Everybody has one of those stories. You walk into a place, and it’s painfully obvious that you do not belong. Whether you were the lady that walked into the men’s bathroom, or the redneck cowboy that stepped into an elevator full of drag queens, everyone has had that feeling at one point in their life. Heads turn, awkward looks follow. The same expression is seen on everyone’s face around you, "Are you lost?" My moment of being the pariah came the second I walked through the door at Tiffany & Co.
It was nearing Christmas of 2003. I wanted to make this first Christmas with my girlfriend the best she ever had. Lucky for me, I had finally come to the realization that I was one of those boyfriends that was disturbingly pathetic at giftgiving. Ask my college girlfriend, I was terrible. It wasn’t on purpose, I always had the best of intentions. Creative lapses and bad advice from girl friends (thanks a lot, Brooke and Amy) always did me in. Every Christmas I was shocked by the lack of joy on the face of my girl. I was bound and determined to make this Christmas incredible. But as the holiday drew closer, I found myself in the midst of another creative lapse.
Fortunately, I had an angel on my side. One of my very best friends also moonlighted as my boss at the radio stations. She was a true friend, with a great attitude. More importantly in that moment was the fact that she had impeccable taste. She knew I wanted to do something special, so she suggested jewelry. Duh! How can you go wrong with jewelry? She shows me a bracelet someone got for her awhile back from Tiffany & Co. It was simple and classy, with a tag that could be engraved. Suddenly, the creative juices were flowing like mad. I get off work and head straight to the upscale mall in town.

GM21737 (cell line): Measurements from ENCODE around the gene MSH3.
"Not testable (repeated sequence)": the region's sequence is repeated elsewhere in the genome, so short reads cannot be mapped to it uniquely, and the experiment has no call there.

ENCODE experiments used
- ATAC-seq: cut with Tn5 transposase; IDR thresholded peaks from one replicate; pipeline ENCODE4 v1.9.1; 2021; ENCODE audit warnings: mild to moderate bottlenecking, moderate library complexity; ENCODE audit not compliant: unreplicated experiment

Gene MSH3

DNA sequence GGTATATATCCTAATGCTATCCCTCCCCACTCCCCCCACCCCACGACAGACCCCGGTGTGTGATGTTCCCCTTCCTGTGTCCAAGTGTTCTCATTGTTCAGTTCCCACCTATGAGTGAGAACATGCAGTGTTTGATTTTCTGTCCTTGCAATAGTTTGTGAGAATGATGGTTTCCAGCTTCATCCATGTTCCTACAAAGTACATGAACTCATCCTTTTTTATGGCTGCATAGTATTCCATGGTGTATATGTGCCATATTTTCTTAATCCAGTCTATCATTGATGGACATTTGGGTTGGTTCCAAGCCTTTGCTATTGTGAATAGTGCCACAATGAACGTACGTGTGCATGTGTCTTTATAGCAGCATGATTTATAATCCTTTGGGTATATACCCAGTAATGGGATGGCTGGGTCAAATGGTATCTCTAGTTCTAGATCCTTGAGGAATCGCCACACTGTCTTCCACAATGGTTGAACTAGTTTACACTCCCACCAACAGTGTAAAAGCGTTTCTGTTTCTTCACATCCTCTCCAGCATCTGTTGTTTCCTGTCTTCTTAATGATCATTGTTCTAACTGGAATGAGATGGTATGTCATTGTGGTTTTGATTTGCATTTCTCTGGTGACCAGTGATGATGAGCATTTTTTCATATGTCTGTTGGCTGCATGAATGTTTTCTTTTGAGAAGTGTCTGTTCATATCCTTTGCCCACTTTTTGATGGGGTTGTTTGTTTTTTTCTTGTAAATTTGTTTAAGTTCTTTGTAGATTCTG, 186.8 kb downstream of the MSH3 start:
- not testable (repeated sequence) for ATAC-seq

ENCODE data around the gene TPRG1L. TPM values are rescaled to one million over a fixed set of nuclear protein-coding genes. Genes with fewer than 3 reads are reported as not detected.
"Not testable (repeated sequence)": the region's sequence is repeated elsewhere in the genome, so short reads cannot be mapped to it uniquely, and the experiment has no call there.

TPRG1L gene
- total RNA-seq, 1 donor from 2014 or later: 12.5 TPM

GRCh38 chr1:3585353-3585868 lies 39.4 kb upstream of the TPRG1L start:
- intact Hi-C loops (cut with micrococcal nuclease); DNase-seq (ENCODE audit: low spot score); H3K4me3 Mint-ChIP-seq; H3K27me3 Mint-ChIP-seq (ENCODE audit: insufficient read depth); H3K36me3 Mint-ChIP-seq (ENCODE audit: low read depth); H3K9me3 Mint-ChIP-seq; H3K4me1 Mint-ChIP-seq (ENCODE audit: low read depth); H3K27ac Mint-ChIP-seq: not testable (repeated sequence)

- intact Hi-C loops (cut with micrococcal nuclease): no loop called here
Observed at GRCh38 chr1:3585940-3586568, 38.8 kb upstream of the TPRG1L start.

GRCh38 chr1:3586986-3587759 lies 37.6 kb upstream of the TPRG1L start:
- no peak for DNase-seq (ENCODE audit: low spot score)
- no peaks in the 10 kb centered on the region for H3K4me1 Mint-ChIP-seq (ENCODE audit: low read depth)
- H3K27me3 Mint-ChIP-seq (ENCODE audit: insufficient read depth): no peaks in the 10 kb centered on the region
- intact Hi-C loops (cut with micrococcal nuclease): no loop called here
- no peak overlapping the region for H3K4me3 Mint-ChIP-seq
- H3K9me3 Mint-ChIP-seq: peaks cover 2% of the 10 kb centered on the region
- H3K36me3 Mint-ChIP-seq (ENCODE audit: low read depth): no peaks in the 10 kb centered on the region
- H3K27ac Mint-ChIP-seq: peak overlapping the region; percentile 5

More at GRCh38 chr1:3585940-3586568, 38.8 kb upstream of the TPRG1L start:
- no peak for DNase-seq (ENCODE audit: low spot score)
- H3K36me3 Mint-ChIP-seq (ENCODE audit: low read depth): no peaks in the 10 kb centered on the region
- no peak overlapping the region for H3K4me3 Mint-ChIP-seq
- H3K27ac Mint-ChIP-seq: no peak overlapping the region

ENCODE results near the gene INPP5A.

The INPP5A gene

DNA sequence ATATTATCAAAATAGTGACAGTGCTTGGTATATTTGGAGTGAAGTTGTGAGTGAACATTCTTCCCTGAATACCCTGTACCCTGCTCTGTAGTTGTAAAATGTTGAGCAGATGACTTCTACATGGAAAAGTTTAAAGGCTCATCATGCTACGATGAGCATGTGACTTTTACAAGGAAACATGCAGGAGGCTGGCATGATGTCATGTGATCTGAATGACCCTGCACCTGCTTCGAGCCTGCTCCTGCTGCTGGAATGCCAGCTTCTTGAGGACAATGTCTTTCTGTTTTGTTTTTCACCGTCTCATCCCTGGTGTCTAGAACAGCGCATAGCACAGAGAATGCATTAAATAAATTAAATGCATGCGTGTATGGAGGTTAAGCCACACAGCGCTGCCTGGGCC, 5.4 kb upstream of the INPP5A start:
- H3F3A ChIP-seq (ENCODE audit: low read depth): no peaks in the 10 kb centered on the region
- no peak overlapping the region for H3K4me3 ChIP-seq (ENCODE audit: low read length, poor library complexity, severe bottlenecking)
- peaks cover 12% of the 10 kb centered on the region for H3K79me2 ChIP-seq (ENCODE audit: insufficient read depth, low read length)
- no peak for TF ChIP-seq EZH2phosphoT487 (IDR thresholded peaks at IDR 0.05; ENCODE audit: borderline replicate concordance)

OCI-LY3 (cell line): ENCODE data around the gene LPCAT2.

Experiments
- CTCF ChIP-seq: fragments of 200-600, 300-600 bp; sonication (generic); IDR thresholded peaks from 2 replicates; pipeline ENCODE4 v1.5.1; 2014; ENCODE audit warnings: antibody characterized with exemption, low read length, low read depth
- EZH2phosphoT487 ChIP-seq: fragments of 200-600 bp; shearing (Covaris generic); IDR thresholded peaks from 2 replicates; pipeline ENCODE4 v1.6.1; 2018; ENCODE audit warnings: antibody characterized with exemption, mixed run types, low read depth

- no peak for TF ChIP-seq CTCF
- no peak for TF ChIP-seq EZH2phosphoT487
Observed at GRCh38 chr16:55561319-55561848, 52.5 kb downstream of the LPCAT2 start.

The Bellevue Square Mall itself did not seen welcoming. I walk in and I’m surrounded by very uppity men and women that probably make in a week what I would in a month. Everyone seemed beautiful, it didn’t make sense. I make my way through the mall, passing countless stores I would never dream of shopping in. Fireworks, J. Crew, the Pottery Barn, all out of my league, to say the least. I turn a corner and find myself standing in front of Tiffany & Co. It’s the only store in the mall with doors at the entry. Large glass doors that look as thick as my arm rose above me, with a security guard standing just on the other side, holding his earpiece like a Secret Service agent. Oh geez, here we go.
I crossed the threshold and the oversized, bald security guard (is that a job requirement?) gives me an arrogant once over. I swear I saw him let out a slight sniff. Oh no! Did I smell poor? Did I carry the scent of middle-class? It took me until about four steps past the monster to overcome the fear of some giant cartoonlike hook catching me by the throat, yanking me out of the store. Definitely a fish out of water, I looked around at all the obviously wealthy clientele, and the teal boxes littered deliberately about.
Lucky for me, an older Asian woman working behind the counter waved me over. She must have recognized the distraught look on my face. I’m sure the look was comparable to those of young boyfriends lingerie shopping for the first time at Victoria’s Secret. Thankfully, this sweet lady took me under her wing, and helped me through my first jewelry purchasing experience. God bless that woman! After making my decision, I cautiously made my way to the door, receipt in hand. I made sure to keep Mr. Clean in my eyesight at all times, thinking he might assume I stole something… and hand me a vicious beating.
As I got to the exit, I half expected a tollbooth to appear out of nowhere. I figured there would be some little man charging me for the upperclass oxygen that had just been wasted on such a less than worthy man as myself. Fortunately, that did not happen. Maybe they had a "first-day is free" policy. They would for sure charge me when I came back to get the engraving.